Councillors have recommended spending £120,000 to bail out their school meals service, which is in debt as more pupils reject healthier lunch options.
More than half of primary pupils no longer eat school meals
Denbighshire Council is also to set up a working group to look into ways of increasing pupils' take-up of meals.
Servings are 100,000 down on last year although demand rises by 40% on days fast food is served in primary schools.
Meanwhile, BBC Wales found 12 of Wales' 22 councils have seen a fall in the number of pupils eating school dinners.
Denbighshire councillors have also been recommended to spend another £70,000 to create a new cashless payment system in school canteens.
At a meeting on Thursday, councillors were told in a report that Denbighshire's school meals service was no longer financially viable.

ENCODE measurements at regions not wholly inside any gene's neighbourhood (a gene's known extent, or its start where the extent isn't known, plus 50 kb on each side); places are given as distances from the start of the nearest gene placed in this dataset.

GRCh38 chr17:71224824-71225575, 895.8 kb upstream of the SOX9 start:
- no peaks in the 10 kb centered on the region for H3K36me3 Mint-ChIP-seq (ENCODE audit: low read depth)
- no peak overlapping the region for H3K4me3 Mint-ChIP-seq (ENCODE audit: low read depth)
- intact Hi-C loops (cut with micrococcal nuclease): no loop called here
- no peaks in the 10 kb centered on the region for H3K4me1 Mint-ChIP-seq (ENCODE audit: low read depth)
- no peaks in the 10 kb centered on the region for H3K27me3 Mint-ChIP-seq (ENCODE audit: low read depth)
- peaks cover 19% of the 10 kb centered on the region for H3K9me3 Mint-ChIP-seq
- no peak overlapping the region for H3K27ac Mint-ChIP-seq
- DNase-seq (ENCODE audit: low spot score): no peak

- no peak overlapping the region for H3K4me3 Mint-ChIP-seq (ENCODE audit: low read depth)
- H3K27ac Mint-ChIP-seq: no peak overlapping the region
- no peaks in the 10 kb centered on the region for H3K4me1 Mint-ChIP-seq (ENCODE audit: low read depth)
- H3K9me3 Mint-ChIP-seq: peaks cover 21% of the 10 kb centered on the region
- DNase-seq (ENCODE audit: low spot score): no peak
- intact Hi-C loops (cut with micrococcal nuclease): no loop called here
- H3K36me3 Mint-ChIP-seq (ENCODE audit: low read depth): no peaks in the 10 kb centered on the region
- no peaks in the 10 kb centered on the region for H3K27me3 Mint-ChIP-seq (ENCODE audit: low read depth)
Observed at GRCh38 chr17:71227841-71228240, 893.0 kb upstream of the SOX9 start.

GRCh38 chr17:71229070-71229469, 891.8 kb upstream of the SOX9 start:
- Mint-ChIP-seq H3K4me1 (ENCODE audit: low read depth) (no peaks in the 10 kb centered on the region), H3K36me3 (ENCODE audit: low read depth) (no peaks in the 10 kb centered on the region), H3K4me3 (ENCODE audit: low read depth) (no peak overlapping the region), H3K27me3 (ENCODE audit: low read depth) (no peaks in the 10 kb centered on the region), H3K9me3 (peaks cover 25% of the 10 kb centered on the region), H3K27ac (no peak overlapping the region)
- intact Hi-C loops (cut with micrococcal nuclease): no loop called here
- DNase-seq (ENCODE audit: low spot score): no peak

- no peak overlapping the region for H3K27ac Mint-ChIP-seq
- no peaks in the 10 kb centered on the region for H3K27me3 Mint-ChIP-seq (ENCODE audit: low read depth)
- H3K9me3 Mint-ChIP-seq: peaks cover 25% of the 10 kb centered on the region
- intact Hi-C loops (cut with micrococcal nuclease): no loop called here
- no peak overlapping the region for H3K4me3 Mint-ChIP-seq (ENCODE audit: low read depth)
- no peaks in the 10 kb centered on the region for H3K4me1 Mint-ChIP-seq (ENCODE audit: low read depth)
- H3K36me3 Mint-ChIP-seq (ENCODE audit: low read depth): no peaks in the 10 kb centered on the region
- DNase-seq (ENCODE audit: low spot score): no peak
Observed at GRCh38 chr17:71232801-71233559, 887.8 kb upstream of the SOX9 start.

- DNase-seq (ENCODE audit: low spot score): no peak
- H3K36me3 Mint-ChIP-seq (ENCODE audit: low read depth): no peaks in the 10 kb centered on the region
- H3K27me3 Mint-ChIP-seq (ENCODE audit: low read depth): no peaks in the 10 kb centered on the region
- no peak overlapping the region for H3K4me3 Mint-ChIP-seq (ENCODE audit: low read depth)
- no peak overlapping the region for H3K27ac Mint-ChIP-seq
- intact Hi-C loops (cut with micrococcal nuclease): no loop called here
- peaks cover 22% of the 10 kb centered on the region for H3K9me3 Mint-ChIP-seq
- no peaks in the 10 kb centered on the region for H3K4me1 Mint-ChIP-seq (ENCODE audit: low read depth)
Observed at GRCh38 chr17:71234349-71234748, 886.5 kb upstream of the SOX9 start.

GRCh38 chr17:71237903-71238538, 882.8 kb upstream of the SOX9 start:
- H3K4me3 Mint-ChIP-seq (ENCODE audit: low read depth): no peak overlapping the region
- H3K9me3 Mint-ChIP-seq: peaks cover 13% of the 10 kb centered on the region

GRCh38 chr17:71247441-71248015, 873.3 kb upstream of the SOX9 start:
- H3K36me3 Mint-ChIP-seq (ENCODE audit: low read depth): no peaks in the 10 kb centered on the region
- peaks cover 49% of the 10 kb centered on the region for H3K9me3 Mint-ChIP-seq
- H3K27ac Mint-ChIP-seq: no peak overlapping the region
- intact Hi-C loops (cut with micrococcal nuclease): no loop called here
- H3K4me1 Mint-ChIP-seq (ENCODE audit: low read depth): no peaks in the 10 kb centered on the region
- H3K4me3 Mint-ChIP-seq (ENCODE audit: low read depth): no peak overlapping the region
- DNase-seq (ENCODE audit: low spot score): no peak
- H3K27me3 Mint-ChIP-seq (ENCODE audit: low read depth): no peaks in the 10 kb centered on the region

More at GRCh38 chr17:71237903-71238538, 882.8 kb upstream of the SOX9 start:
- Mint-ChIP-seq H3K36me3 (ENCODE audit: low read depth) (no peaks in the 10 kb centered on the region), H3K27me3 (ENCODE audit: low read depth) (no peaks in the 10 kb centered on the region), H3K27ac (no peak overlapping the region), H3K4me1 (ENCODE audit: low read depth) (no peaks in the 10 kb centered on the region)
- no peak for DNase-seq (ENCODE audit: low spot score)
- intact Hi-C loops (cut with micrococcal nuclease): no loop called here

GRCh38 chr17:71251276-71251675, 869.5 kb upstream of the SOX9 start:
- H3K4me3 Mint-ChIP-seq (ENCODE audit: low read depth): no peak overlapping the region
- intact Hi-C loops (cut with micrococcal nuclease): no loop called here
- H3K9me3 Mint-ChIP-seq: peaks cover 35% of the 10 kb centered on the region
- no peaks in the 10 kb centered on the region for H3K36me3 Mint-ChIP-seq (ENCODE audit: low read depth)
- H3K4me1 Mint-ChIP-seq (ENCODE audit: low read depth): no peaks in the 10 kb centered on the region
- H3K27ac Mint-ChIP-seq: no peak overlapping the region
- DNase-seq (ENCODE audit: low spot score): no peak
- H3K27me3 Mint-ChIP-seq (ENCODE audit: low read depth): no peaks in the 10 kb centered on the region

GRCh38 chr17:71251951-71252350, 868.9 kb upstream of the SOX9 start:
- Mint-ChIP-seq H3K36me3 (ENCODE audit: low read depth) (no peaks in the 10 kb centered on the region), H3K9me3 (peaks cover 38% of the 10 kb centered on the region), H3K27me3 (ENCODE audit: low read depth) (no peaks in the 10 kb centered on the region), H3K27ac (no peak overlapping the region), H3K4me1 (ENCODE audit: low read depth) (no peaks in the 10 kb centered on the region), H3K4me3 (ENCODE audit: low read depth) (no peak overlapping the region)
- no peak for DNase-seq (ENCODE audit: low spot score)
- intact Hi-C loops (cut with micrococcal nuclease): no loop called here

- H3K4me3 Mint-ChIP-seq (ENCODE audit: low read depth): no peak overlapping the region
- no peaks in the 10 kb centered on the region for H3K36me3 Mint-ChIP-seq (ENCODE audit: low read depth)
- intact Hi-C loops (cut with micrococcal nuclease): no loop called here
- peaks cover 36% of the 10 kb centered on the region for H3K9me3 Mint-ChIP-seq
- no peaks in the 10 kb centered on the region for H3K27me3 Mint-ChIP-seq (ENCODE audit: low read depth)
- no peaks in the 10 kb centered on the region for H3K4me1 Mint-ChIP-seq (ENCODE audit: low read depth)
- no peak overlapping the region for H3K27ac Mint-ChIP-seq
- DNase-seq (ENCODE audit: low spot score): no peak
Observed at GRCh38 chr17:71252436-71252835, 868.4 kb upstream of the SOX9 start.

Rising costs for fresh vegetables and fish also added to pressures and the local authority's catering service was more than £81,000 in the red last year.
Roughly one in seven of Denbighshire's primary school children have given up school meals in the past three years and the take-up rate is now about 48%, councillors were told.
Three years ago, the council allocated a £74,000 subsidy to the catering service after it recorded losses of £20,000.
But the subsidy was later reduced and financial situation has worsened with the service ending up more than £81,000 in the red last year.
Denbighshire's lifelong learning scrutiny committee has also agreed to set up a working group.
It will take an in-depth look over the next three months at how to encourage more pupils to eat school lunches.
There was a similar pattern in more than half of other Welsh councils asked by BBC Wales about demand for school lunches.
Primary schools in Pembrokeshire have seen uptake of schools meals fall from 44% to 39% of pupils, while in Newport numbers had fallen by 2.75% over the last six months.